The creak of the spine as she opened the book sounded unnaturally loud in the quiet room. He’d stopped shivering some time ago, but this unearthly stillness was nearly as upsetting. She placed one hand on his chest to feel his steady breathing and flipped past the first few pages until she reached one titled simply Prologue.
“Strong Son of God, immortal Love,” she read aloud, her voice hushed and unfamiliar to her own ears, and then continued awkwardly, stumbling over unfamiliar rhythms:
Whom we, that have not seen thy face,
By faith, and faith alone, embrace,
Believing where we cannot prove;
Thine are these orbs of light and shade;
Thou madest Life in man and brute;
Thou madest Death; and lo, thy foot
Is on the skull which thou hast made.
She looked up from the page to glare at the Doctor. “Wow,” she said, deadpan. “Skulls and Death. Don’t know ‘bout you, but I feel comforted.”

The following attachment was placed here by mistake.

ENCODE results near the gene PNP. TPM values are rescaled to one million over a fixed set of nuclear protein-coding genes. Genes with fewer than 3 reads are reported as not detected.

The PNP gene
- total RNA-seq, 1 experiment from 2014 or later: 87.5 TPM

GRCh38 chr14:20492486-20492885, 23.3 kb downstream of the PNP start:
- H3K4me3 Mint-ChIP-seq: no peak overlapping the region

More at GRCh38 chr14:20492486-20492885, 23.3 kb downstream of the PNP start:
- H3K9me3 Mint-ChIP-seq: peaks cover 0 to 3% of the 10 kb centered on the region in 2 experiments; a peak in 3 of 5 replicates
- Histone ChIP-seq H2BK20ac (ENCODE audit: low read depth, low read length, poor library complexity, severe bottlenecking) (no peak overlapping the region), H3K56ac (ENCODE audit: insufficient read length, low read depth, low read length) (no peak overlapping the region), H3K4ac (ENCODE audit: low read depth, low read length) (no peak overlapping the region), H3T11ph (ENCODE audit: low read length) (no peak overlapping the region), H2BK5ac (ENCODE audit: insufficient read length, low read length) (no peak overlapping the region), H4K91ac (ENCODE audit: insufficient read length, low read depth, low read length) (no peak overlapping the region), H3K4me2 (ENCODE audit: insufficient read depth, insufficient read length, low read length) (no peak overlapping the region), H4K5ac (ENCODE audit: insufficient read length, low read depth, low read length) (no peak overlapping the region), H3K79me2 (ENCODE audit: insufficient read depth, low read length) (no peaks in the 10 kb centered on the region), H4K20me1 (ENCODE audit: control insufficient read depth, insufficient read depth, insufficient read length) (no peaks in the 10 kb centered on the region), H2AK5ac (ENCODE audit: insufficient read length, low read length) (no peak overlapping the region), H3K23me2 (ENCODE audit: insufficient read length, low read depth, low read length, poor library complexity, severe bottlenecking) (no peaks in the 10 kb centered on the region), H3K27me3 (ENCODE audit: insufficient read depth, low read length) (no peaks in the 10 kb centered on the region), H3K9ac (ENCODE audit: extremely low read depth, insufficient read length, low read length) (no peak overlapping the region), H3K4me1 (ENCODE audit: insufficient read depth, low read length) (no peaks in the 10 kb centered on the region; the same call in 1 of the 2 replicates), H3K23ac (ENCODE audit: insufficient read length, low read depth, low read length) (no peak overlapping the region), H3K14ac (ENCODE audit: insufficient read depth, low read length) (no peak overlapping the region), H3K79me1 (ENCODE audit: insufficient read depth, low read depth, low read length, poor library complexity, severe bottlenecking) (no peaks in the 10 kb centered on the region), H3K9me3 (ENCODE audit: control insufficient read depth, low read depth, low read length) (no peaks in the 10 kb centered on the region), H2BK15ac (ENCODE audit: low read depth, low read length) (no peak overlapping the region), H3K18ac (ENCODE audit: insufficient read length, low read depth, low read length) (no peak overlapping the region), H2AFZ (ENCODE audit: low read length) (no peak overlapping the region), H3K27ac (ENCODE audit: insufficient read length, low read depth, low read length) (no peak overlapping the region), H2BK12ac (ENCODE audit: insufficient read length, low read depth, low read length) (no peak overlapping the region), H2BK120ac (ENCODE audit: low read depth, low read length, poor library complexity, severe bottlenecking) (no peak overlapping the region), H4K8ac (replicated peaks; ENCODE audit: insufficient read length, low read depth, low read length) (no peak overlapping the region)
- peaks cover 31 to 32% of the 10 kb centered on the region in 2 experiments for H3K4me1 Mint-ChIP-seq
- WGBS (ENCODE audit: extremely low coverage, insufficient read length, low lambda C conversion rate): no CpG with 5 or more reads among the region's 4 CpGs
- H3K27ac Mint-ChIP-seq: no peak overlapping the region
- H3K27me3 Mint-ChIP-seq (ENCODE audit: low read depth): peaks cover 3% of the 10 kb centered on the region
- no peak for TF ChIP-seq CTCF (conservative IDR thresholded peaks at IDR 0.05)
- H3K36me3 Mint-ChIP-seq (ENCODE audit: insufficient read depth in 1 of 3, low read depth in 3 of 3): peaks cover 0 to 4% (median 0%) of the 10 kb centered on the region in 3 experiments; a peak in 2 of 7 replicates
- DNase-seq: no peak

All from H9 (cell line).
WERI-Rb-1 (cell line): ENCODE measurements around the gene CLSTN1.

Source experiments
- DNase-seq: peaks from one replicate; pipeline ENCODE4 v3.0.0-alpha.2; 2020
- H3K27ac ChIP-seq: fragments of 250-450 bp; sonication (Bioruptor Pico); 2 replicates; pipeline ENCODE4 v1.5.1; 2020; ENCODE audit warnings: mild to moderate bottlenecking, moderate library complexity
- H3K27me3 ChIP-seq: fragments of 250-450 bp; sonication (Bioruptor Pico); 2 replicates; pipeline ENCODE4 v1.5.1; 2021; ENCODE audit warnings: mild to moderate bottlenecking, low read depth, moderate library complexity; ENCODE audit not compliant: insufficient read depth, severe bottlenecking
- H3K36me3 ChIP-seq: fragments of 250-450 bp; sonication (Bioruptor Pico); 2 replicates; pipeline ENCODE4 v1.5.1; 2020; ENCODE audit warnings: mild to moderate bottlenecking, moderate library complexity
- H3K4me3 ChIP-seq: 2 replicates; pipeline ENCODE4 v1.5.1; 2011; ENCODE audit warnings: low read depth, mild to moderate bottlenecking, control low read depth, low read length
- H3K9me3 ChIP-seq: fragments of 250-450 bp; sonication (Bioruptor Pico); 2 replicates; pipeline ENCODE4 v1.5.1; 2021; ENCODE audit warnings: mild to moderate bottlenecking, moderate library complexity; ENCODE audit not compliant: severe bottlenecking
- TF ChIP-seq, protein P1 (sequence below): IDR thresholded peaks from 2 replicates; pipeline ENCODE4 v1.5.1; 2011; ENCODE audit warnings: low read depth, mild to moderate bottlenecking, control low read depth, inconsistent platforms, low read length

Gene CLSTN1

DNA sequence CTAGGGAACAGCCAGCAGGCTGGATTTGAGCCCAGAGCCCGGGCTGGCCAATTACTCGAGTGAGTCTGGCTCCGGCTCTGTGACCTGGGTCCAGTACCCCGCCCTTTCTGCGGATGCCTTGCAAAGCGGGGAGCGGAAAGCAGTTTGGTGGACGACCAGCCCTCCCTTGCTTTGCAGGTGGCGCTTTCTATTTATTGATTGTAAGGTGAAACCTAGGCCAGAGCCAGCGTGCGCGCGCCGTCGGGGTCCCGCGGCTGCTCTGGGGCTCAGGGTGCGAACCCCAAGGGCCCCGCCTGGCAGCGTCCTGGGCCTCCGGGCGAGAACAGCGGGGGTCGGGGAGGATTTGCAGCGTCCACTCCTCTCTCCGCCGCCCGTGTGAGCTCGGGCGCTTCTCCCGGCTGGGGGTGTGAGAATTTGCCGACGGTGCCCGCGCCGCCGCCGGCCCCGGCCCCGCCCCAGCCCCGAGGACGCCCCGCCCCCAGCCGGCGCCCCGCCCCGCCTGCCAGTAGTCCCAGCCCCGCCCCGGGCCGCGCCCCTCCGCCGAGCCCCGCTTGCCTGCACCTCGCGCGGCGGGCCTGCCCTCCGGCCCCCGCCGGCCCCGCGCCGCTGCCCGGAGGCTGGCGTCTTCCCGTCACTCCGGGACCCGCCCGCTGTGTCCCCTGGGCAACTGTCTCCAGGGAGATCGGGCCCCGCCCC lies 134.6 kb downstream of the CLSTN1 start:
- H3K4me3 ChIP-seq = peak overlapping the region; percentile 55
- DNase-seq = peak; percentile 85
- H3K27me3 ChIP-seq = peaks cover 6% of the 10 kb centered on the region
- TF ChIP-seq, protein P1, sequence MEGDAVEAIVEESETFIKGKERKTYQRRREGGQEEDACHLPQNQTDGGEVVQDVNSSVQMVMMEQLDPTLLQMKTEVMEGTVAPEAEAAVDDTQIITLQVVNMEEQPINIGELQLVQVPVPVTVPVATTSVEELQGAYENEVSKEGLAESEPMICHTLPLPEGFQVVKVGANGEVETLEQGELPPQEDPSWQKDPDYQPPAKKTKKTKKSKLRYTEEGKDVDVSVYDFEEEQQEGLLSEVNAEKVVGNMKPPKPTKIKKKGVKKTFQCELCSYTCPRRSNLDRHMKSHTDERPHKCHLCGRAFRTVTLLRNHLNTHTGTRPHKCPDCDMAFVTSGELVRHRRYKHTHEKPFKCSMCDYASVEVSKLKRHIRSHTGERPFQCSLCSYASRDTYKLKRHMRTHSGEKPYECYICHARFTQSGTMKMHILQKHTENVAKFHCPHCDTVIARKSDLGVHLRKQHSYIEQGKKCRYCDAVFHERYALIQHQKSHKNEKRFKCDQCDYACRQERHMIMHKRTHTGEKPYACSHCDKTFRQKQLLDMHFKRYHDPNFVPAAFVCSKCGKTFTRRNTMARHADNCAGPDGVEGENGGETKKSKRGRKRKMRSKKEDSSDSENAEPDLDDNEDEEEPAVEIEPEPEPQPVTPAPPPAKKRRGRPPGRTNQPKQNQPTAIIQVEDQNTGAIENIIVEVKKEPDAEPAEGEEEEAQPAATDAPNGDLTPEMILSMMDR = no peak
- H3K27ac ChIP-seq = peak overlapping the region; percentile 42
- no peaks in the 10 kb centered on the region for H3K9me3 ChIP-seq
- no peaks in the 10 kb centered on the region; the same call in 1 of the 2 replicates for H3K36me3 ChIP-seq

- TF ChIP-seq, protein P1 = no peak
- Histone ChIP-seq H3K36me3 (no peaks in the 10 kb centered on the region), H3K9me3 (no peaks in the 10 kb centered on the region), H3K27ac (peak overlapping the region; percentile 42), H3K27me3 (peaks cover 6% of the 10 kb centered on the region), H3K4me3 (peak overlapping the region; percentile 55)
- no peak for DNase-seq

When she had seen the book she’d been sure that these were the words that would fill the silence and give her the answers she sought. Now she felt how silly that had been. The Doctor who had bumped into Tennyson that day in Vienna had not been her Doctor, and this was not her sort of poetry. Rose had found more awe and goodness and meaning in what the Doctor had shown her than she ever had sitting in a church or holding a Bible, and these words meant nothing to her.
“This is pointless,” she muttered and was about to close the book when she felt gentle the rise and fall of his chest and thought better of it. She remembered his face that night in the alleyway behind Henrick’s when he’d looked at her, really looked at her for the first time. He’d asked her name, and she’d answered.
She looked down at the book. In that moment, he’d thought of this.
She cleared her throat and began again:
Thou wilt not leave us in the dust:
Thou madest man, he knows not why,
He thinks he was not made to die;
And thou hast made him: thou art just.